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Analysis of Differences in Height Growth among Populations in a Nursery Selection Study of Douglas-Fir

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Abstract:

Douglas-fir seedlings selected for superior height and branchiness were outplanted and tested for height growth performance against control seedlings representing the nursery population. Analyses are reported of height to plantation age of 9 years. Seedlings with superior height at planting maintained height advantage, but did not exhibit greater growth rate at height than control seedlings. Seedlings with greater branchiness grew faster early, the height advantage persisted, but the growth rate advantage did not. The primary advantage to both selection criteria is shorter time to 76.2 cm (30 inches) height, this representing virtual escape from animal damage and vegetative competition. Height at 5 years past 76.2 cm showed no significant differences due to either factor. It is suspected that the differences in nursery performance, on which the selection was based, are cultural rather than genetic. Forest Sci. 24:497-509.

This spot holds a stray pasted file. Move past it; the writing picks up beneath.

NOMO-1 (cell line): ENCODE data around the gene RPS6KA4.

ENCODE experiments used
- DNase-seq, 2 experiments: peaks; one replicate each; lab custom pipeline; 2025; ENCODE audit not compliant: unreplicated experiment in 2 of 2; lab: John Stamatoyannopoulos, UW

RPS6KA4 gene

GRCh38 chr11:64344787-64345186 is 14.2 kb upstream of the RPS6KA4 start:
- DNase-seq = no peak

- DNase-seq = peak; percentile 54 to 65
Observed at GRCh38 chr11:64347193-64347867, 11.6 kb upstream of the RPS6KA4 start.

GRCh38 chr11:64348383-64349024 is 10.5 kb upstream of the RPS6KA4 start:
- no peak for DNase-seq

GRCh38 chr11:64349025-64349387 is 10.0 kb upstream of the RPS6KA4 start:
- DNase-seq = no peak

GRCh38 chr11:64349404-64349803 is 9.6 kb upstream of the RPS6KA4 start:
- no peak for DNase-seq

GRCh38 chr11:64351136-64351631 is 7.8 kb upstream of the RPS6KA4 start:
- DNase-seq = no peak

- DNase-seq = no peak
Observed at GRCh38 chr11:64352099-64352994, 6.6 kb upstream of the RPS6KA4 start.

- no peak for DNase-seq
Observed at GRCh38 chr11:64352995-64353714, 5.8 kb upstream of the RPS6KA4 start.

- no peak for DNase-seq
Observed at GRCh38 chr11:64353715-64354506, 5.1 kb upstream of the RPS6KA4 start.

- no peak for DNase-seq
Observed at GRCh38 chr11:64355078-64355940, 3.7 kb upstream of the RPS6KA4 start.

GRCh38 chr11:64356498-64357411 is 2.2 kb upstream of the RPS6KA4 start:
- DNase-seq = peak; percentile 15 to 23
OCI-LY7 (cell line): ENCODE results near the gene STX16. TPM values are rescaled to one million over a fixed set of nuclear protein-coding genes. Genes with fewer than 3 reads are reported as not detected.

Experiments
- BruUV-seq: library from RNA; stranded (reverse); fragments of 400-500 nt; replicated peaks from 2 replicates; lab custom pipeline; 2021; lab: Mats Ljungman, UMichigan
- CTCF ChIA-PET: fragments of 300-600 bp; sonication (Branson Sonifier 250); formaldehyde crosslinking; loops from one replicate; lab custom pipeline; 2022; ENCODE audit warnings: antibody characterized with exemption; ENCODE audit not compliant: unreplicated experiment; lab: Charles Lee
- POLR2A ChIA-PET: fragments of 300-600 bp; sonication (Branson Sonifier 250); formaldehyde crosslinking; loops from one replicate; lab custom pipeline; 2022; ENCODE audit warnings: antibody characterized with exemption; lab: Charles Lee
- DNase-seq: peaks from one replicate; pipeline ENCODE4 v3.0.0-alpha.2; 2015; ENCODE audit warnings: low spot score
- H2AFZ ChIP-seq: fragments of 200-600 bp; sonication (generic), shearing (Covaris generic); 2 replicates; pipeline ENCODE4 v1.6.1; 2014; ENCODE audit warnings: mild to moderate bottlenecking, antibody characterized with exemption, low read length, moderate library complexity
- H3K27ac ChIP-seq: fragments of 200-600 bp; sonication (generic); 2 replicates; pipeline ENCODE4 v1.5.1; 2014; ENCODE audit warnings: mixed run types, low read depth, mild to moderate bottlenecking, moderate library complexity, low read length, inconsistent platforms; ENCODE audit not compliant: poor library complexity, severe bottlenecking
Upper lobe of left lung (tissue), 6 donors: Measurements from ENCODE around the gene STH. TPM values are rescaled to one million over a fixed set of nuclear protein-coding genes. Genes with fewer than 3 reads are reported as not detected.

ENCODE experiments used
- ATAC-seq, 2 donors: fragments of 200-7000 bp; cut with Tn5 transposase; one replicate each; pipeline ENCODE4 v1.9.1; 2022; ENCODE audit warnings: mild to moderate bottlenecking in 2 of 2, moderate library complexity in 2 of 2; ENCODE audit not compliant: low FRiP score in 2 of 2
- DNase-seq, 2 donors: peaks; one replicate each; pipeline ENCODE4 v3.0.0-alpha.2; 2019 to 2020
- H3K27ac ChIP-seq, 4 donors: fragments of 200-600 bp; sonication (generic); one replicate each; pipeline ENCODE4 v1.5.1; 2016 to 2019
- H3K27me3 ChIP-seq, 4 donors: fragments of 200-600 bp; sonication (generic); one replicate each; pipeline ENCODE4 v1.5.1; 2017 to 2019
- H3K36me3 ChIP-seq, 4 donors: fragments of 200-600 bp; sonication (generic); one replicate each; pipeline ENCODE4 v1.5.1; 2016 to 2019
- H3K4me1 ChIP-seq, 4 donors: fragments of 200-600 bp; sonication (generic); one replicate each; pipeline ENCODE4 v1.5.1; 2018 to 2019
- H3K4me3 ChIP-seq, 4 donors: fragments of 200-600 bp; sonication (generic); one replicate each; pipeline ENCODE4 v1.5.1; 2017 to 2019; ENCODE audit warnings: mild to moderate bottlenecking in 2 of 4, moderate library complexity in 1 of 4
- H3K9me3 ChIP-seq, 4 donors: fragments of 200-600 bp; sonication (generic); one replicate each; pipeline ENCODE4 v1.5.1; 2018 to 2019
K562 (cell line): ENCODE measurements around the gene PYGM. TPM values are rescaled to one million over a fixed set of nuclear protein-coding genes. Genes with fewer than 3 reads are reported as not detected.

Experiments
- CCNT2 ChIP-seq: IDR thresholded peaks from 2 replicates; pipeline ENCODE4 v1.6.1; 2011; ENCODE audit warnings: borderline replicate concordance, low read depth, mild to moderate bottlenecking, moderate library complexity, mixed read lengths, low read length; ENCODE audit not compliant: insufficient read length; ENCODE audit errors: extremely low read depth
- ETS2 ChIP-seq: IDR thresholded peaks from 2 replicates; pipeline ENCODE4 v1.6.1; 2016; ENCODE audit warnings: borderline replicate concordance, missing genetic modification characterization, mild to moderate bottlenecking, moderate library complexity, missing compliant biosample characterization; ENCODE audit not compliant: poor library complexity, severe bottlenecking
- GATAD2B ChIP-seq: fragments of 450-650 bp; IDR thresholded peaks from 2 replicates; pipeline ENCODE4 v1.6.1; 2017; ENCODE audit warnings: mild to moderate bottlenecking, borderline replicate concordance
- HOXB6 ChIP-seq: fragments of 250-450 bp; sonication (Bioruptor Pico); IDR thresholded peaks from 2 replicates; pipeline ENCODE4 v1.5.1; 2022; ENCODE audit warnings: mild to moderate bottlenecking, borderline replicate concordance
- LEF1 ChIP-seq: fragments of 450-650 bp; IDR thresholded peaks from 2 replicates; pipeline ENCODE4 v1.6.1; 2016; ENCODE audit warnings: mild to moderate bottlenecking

Keywords: Mass selection; Pseudotsuga menziesii; growth trajectory; performance variable; relative growth; superseedlings

Document Type: Journal Article

Affiliations: Professor of Forest Genetics, Department of Forest Science, School of Forestry, Oregon State University, Corvallis, OR 97331

Publication date: December 1, 1978

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